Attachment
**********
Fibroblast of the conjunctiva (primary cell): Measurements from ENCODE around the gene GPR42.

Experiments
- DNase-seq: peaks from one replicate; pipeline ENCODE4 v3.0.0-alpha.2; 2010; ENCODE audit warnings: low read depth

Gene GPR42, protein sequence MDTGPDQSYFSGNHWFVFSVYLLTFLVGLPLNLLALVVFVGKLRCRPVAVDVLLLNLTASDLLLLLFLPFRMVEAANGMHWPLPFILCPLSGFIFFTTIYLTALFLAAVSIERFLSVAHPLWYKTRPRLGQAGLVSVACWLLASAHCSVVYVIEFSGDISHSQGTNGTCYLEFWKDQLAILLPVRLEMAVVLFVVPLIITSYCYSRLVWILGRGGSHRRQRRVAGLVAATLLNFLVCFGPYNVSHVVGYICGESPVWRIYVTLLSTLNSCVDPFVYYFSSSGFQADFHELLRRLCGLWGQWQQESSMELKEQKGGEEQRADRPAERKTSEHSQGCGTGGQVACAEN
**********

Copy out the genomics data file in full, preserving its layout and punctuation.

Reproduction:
Fibroblast of the conjunctiva (primary cell): Measurements from ENCODE around the gene GPR42.

Experiments
- DNase-seq: peaks from one replicate; pipeline ENCODE4 v3.0.0-alpha.2; 2010; ENCODE audit warnings: low read depth

Gene GPR42, protein sequence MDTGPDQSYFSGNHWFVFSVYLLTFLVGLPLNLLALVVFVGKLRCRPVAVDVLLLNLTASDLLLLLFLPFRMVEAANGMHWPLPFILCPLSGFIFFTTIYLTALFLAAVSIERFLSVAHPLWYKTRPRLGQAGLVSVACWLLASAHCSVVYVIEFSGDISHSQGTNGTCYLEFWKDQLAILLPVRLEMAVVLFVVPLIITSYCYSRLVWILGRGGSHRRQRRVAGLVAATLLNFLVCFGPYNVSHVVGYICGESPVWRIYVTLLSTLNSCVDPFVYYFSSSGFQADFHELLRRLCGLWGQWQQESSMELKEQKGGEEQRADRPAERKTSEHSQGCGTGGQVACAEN